Environmental Impact - The Greater Cincinnati Orchid Society

The Greater Cincinnati Orchid Society
Environmental Policies
The Greater Cincinnati Orchid Society (GCOS) observes a number of
environmentally sensitive policies in its operations.
Orchids and Their Habitat
GCOS is so concerned about the preservation of orchids that it incorporates
orchid preservation in its mission. We believe the main threat to orchids results
from the loss of natural orchid habitat. To preserve orchid diversity for future
generations, we focus on fostering orchid diversity in cultivation (ex-situ) as well
as protecting natural orchid habitat (in-situ).
Our programs provide information and education that permit our membership and
the public the following opportunities:
To learn non-commercial, home-based orchid cultivation, propagation and
protection of orchid biodiversity as a means of preserving orchids in the
face of habitat destruction
To become informed about and connected with efforts to protect and
preserve natural orchid habitat
To take other actions to advocate for orchid and orchid habitat
To collect, care for, and facilitate the exchange of ex-situ cultivated
orchids in ways that augment orchid biodiversity
The Convention on International Trade in Endangered Species of Wild Fauna
and Flora (CITES), of which the United States is a participant, prohibits the
commercial collection of orchids from wild places and limits the importation of
undocumented plants. GCOS supports CITES; we do not support the collection
or exhibition of orchid specimens in violation of CITES.
We believe that CITES has several deficiencies, particularly in:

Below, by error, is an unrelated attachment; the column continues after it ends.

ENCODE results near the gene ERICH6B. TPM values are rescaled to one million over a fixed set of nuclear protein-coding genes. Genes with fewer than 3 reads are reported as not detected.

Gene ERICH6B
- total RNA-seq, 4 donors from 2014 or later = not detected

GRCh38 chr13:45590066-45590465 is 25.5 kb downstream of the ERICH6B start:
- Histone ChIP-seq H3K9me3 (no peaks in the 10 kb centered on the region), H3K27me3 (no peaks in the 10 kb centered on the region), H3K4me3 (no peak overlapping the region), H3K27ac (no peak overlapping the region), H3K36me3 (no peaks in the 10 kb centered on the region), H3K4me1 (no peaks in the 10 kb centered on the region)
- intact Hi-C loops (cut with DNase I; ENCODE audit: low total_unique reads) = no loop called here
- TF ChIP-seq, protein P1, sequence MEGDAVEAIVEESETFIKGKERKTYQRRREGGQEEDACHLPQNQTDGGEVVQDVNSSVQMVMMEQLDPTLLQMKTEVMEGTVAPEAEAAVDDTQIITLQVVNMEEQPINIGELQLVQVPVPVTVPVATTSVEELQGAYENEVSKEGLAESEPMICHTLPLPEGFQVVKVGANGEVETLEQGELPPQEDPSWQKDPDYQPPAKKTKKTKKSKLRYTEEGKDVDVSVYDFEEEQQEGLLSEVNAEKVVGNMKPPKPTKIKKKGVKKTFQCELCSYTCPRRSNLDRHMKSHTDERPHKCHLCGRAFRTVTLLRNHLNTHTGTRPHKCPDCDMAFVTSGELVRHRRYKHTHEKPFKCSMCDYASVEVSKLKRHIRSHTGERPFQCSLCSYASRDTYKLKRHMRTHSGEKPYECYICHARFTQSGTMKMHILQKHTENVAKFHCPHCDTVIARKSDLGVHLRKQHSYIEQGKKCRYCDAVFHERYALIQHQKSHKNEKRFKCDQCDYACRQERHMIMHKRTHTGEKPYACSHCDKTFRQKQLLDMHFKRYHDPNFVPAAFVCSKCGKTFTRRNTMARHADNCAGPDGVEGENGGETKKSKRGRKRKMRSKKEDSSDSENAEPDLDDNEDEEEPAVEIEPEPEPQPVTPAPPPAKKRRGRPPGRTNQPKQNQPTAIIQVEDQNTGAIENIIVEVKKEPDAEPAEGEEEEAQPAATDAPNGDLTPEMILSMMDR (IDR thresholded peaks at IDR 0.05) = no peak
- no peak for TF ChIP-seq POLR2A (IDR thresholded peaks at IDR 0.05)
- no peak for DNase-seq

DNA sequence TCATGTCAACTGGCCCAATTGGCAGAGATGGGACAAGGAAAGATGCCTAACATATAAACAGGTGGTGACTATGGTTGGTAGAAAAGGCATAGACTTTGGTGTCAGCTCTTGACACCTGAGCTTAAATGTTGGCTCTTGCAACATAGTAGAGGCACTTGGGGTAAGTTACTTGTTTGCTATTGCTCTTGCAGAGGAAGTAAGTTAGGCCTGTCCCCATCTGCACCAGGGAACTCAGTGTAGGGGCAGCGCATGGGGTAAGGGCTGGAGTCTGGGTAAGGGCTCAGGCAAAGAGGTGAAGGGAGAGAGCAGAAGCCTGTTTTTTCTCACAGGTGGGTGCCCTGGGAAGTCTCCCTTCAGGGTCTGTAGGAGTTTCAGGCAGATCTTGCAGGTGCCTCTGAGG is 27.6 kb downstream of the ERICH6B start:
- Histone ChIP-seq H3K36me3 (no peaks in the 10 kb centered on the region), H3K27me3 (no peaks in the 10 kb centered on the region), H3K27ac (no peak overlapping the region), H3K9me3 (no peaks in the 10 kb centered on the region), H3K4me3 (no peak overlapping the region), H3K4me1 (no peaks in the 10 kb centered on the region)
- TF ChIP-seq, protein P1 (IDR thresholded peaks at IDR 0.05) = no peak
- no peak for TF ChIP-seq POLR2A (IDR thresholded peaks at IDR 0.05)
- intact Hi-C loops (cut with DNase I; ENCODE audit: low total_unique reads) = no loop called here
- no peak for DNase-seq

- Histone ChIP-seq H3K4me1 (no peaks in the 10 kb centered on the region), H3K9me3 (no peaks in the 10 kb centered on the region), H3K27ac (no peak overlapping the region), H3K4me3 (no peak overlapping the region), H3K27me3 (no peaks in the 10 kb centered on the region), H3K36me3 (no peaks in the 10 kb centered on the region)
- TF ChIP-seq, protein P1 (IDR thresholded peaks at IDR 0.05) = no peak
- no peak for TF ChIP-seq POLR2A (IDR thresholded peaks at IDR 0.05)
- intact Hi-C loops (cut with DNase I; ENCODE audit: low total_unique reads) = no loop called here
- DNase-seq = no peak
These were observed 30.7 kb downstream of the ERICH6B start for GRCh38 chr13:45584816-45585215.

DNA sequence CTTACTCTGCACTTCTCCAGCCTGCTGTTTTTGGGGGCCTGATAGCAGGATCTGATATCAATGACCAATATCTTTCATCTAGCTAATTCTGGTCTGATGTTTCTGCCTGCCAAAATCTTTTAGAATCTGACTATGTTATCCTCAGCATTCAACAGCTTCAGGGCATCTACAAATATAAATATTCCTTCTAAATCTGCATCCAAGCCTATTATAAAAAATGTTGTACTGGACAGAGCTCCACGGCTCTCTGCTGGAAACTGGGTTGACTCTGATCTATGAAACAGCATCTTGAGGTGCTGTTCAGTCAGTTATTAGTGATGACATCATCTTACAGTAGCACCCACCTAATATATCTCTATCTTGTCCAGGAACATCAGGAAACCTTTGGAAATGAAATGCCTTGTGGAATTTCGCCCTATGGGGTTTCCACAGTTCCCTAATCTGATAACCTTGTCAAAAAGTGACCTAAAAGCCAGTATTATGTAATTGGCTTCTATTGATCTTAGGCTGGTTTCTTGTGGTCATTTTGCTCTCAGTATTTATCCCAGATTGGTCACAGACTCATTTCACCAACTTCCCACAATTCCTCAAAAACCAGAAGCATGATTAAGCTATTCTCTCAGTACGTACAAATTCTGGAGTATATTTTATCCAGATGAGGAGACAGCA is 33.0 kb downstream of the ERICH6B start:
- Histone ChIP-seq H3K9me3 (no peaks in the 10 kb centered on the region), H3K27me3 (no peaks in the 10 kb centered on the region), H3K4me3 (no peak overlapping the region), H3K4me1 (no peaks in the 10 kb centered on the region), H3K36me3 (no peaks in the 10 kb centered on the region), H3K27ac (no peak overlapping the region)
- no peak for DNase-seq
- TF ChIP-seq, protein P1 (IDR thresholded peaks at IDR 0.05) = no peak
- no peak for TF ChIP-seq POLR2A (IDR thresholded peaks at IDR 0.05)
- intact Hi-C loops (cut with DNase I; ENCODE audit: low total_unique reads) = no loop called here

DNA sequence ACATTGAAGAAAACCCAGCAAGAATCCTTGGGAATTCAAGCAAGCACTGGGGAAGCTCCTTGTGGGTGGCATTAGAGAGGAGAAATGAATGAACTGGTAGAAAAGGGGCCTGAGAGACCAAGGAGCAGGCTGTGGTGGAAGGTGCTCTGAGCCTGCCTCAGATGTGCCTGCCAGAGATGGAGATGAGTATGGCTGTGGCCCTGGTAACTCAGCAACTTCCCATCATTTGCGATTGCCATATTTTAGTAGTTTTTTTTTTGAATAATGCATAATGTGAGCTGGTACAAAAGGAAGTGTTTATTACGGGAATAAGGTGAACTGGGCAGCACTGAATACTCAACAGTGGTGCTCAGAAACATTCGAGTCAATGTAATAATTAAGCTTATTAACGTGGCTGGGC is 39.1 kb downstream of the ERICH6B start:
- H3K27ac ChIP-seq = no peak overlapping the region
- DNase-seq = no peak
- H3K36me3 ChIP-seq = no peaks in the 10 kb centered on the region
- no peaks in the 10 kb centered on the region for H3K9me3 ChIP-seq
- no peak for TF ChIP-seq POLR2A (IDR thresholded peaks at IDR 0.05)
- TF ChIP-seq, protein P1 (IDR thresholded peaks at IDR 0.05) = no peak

a) its enforcement in countries that do not participate, or cannot enforce
compliance, which results in unfair disadvantages to those who collect
b) its ineffectiveness in preventing illegal collection by desperately poor
people, which creates destructive black markets for orchid species and the
covert stripping of plants from fragile environments
c) the lack of affirmative measures to protect the habitat of rare species
d) difficulties in educating enforcement officials, sometimes resulting in
CITES-certified or extremely rare plants being confiscated and destroyed
GCOS is very interested in improvements in CITES and further measures that
will preserve and protect orchids and orchid habitat.
Carbon Emissions
GCOS is aware that its own activities generate carbon emissions which
endanger the environment, including both nearby and distant orchid habitats.
GCOS will strive to reduce its own waste generation by reducing the use of nonbiodegradable disposables and by speeding its transition to electronic (versus
paper) communications. We will also attend to energy saving measures that may
be used by orchid enthusiasts to operate home greenhouses and orchid growing
areas as responsibly as possible.
Dissemination of Various Orchid Species among Hobbyist Growers
GCOS believes that the ex-situ cultivation of orchids is an essential measure to
protect them from the current overwhelming habitat destruction that threatens
them. Consequently, we disseminate orchid plants among our members and the
public, first, to help hobbyist growers to learn orchid cultivation (which creates
orchid preservation capacity), and second, to achieve the broadest possible
dissemination and protection of orchids.
GCOS will undertake other activities from time to time, including such things as
collaboration with groups fostering environmental protection, collaboration with
organizations that protect orchid habitat, and other activities that support our
environmental agenda.
Adopted by the Board on April 7, 2009